by Georges Simenon, introduction by Paul Theroux, translated from the French by John Petrie
The Widow is the story of two outcasts and their fatal encounter. One is the widow herself, Tati. Still young, she’s never had an easy time of it, but she’s not the kind to complain. Tati lives with her father-in-law on the family farm, putting up with his sexual attentions, working her fingers to the bone, improving the property and knowing all the time that her late husband’s sister is scheming to kick her out and take the house back.
The other is a killer. Just out of prison and in search of a new life, Jean meets up with Tati, who hires him as a handyman and then takes him to bed. Things are looking up, at least until Jean falls hard for the girl next door.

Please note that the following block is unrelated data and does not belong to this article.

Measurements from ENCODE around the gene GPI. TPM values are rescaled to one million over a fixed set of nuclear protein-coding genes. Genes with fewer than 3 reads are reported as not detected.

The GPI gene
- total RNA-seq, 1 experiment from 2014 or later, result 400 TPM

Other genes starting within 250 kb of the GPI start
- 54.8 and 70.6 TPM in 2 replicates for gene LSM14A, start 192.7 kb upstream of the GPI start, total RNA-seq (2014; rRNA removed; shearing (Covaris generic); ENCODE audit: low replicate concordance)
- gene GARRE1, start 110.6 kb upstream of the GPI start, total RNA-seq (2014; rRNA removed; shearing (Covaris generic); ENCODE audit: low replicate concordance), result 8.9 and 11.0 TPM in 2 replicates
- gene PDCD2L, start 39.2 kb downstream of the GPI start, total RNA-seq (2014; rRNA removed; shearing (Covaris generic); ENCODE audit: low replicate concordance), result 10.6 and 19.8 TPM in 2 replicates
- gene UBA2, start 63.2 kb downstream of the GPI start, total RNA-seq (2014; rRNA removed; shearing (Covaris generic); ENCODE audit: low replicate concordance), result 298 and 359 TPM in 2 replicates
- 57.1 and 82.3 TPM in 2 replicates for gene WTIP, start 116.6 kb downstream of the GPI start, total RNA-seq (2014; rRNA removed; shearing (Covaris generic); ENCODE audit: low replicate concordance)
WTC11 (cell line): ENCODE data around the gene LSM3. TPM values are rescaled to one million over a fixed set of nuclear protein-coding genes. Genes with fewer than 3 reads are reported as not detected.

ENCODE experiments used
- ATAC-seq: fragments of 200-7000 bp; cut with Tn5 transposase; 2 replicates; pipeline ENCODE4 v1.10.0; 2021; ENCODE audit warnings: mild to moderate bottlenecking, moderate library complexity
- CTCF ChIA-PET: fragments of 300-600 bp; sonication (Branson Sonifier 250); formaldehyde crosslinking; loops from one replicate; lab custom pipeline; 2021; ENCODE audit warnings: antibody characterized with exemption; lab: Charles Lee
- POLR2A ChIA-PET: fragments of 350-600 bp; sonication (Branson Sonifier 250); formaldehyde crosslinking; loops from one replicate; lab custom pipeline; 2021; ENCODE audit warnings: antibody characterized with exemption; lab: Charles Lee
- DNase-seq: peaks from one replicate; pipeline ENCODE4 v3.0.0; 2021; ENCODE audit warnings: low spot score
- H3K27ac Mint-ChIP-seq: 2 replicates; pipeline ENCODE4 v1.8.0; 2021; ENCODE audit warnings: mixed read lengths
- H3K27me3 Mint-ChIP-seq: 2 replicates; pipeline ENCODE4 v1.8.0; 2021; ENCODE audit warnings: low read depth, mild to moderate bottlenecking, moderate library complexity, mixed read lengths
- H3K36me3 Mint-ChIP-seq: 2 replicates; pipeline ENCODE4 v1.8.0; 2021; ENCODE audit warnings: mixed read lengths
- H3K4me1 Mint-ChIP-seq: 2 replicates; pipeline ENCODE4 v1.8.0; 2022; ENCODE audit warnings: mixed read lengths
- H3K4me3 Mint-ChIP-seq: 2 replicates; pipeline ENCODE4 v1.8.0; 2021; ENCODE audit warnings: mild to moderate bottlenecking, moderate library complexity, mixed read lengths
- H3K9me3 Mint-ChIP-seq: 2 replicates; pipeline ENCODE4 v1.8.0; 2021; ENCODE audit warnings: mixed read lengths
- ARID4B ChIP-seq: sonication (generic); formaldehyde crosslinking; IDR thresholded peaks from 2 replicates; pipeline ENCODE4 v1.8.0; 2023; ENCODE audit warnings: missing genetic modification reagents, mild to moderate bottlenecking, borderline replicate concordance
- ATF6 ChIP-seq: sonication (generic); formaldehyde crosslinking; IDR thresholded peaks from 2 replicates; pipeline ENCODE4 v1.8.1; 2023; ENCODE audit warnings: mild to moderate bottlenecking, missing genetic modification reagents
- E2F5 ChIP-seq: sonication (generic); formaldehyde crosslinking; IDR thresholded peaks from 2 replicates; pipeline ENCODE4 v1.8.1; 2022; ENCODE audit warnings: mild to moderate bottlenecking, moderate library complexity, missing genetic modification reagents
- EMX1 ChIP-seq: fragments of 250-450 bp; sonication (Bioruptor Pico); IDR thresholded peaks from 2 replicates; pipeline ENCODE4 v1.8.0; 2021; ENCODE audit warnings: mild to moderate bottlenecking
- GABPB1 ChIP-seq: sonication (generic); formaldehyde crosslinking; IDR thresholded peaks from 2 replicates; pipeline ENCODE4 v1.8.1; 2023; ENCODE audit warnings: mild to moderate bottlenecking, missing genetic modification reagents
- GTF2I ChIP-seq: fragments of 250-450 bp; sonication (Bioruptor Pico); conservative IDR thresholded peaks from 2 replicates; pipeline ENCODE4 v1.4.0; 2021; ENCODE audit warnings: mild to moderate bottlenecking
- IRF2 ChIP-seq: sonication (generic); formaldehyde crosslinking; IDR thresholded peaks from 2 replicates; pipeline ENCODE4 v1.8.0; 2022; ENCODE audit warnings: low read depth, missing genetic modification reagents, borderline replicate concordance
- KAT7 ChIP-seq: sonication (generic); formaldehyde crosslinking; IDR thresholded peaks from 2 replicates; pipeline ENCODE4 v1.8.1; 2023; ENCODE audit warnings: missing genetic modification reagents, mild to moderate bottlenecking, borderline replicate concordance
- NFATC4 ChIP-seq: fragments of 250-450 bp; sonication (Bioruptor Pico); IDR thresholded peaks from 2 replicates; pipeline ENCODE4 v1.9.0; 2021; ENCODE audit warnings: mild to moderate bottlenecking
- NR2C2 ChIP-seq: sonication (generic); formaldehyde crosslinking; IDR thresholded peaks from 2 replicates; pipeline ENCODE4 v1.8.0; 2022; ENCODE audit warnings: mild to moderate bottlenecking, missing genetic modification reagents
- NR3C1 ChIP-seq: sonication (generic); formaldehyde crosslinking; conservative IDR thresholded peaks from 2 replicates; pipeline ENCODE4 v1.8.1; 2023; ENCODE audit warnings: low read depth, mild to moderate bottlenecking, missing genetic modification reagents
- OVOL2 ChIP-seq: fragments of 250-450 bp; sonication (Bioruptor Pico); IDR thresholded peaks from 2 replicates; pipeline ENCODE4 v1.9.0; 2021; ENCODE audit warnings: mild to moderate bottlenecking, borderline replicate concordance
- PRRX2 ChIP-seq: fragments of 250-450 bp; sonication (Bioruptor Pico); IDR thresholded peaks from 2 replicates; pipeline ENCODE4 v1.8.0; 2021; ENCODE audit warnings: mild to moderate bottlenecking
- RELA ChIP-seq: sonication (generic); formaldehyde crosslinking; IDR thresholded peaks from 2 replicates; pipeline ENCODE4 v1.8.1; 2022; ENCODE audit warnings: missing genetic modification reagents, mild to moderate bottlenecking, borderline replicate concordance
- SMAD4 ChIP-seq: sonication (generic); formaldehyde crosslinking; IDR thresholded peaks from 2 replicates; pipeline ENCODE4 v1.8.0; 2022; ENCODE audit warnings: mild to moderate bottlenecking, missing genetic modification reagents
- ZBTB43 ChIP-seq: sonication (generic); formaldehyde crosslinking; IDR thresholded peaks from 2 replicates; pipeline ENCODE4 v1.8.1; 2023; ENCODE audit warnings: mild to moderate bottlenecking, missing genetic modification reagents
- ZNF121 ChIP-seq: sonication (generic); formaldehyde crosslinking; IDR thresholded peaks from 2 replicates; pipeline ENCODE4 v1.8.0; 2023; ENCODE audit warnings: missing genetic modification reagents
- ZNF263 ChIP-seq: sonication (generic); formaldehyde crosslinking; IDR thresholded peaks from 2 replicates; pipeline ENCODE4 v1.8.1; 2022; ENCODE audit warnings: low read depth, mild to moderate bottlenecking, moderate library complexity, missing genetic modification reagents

The Widow was published in the same year as Camus’ The Stranger, and André Gide judged it the superior book. It is Georges Simenon’s most powerful and disturbing exploration of the bond between death and desire.
These books...are not mysteries...They are hard, blunt, frequently punishing studies of human beings driven by circumstance and personality to the ends of their tethers, forcing them to extreme measures...They are acute, compact, remarkably varied, and as lapidary as great pop songs.
— Luc Sante, Bookforum
As the New York Review of Books Classics series publishes Simenon after Simenon at a rate the novelist would envy, it's tempting to read them all in a lump, as an extensive, though still partial, psychological portrait of the writer.
— The Nation
Georges Simenon is not only a master of suspense, he knows also how to probe so deeply into the minds of his characters as to reveal with remarkable fidelity the more evasive of human motives.
— Cleveland Press
Strong, terrible, splendid stuff here, by one of the world's strangest, most notable talents.
— Houston Chronicle